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End of Life Decisions

My mother is getting older and I am nervous I will not know how to make the right medical decisions for her if the situation arises. What can we do to prepare in case that happens?
April 7, 2017
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Question: My mother is getting older and I am nervous I will not know how to make the right medical decisions for her if the situation arises.  What can we do to prepare in case that happens?

Answer: There are several documents your mom can sign in advance that can assist you if a time should come when you need to make medical decisions for her, including end of life decisions.  A review of these documents will help you to understand the purpose of each.  They include:  a Health Care Proxy, Living Will, Do Not Resuscitate (DNR) and/or Do Not Intubate (DNI), and Medical Orders for Life-Sustaining Treatment (MOLST) form.  As Elder Law practitioners, we usually prepare a Living Will and Health Care Proxy for our clients to sign, although they need not be prepared by a lawyer.  The other documents listed are prepared under the supervision of a physician and are signed by that physician.

A Health Care Proxy is a document in which your mom can name an individual to make her medical decisions if a doctor deems her unable to make these decisions for herself.  The health care proxy applies to all medical care except artificial hydration and feeding. Therefore, the proxy should indicate if the agent is permitted to refuse hydration or feeding.  While only one person can act as agent at a time, the Health Care Proxy can have a list of successor agents in case the initial agent is unable, unavailable or unwilling to act.

Many clients choose to sign a Living Will at the same time as signing a Health Care Proxy.  This is a document which evidences an individual’s wishes regarding medical care or life support to be administered in the event their condition is terminal. This document can be used to show your mom’s wishes if she is unable to communicate them for herself.  Some of the treatments that could be accepted or refused on the individual’s behalf include cardiac resuscitation, mechanical respiration, artificial nutrition and hydration, antibiotics, blood or blood products, kidney dialysis and surgery or invasive diagnostic tests.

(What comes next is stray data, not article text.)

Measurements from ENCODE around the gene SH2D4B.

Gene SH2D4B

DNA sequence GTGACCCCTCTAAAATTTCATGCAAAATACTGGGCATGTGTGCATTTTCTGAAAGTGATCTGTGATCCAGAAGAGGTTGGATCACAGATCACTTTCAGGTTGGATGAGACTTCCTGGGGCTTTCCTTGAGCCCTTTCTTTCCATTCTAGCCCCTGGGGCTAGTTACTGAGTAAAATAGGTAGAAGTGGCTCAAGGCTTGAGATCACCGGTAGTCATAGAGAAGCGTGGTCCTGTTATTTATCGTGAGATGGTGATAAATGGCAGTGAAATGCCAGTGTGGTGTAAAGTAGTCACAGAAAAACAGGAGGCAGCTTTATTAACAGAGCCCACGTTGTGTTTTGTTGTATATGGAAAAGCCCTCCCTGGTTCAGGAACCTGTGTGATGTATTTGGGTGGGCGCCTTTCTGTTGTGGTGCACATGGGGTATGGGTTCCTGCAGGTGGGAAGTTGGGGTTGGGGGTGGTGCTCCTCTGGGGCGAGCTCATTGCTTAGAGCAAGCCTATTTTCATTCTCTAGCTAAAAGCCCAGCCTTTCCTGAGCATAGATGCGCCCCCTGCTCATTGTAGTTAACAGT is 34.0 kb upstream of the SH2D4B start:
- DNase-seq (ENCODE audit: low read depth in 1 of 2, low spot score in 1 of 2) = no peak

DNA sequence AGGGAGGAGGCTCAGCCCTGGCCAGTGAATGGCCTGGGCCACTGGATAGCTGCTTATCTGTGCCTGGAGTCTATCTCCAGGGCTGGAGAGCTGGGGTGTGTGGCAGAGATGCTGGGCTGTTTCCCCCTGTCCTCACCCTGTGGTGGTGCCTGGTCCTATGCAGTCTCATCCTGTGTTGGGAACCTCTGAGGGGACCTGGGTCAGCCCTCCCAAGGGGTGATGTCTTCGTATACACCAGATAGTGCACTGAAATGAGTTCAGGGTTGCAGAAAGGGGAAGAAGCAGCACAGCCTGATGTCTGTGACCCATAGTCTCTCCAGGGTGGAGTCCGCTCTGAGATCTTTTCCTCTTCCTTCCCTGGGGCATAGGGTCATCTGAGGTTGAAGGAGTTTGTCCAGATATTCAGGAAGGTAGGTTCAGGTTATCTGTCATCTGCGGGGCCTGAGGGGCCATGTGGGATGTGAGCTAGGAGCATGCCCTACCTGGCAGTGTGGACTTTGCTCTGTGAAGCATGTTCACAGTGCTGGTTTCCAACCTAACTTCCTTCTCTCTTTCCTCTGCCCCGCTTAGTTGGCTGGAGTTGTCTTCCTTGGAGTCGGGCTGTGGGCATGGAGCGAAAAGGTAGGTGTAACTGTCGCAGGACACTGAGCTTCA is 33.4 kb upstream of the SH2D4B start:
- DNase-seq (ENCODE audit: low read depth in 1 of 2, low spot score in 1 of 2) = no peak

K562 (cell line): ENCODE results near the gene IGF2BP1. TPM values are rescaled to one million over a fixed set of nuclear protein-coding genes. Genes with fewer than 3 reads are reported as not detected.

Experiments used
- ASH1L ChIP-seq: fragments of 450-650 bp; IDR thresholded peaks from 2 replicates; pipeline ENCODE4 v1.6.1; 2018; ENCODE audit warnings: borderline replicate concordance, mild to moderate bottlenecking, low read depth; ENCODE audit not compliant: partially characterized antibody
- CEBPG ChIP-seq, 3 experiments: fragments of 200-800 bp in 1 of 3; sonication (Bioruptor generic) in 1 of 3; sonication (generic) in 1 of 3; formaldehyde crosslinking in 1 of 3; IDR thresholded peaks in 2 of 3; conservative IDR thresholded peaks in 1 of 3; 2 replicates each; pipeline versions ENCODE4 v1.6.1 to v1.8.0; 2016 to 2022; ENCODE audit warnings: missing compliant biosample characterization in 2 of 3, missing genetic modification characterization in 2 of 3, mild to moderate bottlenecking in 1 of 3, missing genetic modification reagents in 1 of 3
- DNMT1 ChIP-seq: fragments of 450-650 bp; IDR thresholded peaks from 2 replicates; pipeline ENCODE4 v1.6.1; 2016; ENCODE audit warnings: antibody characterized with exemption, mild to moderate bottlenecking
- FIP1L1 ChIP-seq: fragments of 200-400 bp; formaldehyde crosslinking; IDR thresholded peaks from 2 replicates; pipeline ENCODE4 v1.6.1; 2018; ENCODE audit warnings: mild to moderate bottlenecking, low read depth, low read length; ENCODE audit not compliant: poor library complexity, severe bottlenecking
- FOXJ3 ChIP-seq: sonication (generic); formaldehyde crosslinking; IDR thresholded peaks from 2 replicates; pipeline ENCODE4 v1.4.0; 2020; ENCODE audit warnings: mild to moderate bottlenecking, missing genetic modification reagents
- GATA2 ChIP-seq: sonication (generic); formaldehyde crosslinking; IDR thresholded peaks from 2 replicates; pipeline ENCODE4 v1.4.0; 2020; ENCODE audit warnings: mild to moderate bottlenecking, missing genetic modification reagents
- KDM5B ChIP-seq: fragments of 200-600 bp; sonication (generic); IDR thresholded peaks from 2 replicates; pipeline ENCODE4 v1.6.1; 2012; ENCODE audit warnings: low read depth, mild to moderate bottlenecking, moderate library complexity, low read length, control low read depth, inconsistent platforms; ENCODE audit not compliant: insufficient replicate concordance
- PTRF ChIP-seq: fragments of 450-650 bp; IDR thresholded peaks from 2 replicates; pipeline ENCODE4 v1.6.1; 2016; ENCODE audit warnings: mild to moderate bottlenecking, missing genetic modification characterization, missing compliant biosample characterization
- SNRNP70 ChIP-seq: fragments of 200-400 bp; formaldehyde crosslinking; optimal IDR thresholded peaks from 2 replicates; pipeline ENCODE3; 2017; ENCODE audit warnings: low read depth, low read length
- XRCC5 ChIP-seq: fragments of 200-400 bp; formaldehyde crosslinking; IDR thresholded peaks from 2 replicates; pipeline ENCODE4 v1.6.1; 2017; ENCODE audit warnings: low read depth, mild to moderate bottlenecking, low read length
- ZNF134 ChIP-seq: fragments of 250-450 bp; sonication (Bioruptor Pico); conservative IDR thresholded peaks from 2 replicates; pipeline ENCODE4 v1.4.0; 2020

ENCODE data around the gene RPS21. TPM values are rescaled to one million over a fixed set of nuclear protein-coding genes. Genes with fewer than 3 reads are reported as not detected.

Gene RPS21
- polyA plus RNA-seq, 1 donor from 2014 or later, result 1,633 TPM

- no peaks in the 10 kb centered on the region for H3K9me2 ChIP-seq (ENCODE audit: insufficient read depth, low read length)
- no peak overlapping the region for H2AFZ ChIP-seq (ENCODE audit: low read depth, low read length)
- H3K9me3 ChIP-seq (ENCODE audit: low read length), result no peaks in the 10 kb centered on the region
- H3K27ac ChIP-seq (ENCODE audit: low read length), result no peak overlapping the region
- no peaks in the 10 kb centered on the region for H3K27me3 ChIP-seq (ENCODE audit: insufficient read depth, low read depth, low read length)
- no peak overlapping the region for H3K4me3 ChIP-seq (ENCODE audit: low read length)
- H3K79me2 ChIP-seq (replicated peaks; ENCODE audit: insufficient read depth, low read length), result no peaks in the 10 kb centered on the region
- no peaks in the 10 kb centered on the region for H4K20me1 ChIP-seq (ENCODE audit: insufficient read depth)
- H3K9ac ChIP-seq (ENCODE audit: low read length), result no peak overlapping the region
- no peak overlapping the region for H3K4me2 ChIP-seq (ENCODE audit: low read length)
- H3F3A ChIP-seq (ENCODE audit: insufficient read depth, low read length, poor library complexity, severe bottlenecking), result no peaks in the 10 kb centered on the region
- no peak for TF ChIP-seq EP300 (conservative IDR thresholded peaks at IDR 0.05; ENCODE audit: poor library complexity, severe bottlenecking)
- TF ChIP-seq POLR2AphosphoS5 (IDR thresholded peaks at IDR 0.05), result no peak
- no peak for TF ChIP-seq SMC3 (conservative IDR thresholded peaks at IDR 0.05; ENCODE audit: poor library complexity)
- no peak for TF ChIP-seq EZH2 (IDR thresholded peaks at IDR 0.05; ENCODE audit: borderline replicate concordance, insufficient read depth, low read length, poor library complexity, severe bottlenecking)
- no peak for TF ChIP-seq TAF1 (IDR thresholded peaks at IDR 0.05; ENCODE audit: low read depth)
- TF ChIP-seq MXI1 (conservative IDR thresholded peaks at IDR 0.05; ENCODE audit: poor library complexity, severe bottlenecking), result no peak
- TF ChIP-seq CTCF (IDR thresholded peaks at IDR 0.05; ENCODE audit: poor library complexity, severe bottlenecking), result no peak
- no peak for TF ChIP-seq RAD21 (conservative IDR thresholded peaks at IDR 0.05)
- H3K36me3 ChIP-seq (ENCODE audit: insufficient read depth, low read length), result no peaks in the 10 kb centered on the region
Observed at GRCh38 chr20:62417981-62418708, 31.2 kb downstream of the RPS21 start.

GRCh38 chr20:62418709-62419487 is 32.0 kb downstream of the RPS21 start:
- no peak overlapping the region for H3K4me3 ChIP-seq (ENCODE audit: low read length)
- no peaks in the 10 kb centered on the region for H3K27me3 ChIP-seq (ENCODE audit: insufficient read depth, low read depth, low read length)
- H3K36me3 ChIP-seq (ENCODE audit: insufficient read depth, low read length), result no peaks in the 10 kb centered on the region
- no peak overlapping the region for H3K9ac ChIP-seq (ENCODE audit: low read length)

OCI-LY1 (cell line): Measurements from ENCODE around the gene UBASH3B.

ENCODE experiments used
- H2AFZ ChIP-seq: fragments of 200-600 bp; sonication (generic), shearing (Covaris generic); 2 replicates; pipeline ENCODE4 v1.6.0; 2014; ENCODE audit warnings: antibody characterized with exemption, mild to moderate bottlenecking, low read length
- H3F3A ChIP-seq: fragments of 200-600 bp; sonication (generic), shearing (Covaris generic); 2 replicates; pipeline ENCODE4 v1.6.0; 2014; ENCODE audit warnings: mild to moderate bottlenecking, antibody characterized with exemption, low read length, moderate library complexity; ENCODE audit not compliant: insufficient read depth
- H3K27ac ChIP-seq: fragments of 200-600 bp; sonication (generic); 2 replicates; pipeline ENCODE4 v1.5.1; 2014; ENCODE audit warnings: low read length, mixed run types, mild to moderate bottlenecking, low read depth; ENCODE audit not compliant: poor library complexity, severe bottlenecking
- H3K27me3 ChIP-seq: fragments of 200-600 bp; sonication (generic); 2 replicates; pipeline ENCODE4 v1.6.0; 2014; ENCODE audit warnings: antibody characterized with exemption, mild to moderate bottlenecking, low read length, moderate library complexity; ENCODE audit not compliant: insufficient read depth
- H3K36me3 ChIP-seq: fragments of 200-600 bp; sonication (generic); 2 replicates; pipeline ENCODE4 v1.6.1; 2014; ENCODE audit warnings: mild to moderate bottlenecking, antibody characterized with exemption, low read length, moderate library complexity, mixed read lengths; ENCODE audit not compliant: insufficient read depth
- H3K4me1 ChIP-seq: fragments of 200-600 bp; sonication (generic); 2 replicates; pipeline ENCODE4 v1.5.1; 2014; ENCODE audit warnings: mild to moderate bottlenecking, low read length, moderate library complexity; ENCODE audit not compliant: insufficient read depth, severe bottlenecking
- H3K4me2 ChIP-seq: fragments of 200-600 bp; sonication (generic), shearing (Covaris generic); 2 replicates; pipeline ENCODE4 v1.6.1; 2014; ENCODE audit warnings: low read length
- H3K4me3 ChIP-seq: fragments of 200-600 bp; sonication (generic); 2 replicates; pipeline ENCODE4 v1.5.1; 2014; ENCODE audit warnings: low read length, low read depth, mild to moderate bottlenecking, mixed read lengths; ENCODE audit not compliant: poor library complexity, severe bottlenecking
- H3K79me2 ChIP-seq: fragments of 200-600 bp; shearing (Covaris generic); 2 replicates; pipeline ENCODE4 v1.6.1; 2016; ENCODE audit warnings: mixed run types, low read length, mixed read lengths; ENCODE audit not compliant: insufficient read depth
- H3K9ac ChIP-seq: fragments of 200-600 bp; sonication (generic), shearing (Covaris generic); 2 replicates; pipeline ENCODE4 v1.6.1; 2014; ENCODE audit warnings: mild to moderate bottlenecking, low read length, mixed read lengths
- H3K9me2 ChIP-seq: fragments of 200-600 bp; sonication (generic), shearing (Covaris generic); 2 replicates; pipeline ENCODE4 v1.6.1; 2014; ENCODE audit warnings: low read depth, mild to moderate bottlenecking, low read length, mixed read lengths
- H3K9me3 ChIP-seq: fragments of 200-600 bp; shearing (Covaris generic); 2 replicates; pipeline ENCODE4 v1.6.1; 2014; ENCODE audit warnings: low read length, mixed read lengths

Unlike the Living Will, the Do Not Resuscitate (DNR) form and procedures are governed by New York State law and these orders are signed in a hospital, nursing home or mental health facility.  (New York law also permits “out of hospital” DNR’s in specific situations but this is outside the scope of this article). DNR orders are only applicable to incidents of cardiac respiratory arrest and direct that no chest compression, ventilation, defibrillation, endotracheal intubation or medications be administered.  A patient may express his wishes or if he is unable to do so then a family member, agent or friend can consent to the DNR.  The DNR is issued by a physician and must be on a Department of Health form.

The Medical Orders for Life-Sustaining Treatment (MOLST) form is a document executed with a physician regarding the patient’s wishes with respect to life-sustaining treatment plans. The purpose of this New York State Department of Health form is to create a dialogue between a patient with a chronic or terminal illness and their physician that will transcend the DNR and Living Will. Unlike a DNR, the MOLST form follows the patient from one health care setting to another. For example, your mother were transferred from a hospital to a nursing home the form would follow her; thus ensuring that her medical wishes would be conveyed and respected consistently across care settings.

Regardless of who your mom decides to name as agent to make decisions or what her wishes are regarding future administration or withholding of treatments, it is important that these topics are discussed.  The documents are the first step but they should be followed up with conversations that will allow your mom’s agents to make decisions as close to those she would make for herself.  Having these conversations will only serve to make the agent’s decisions easier.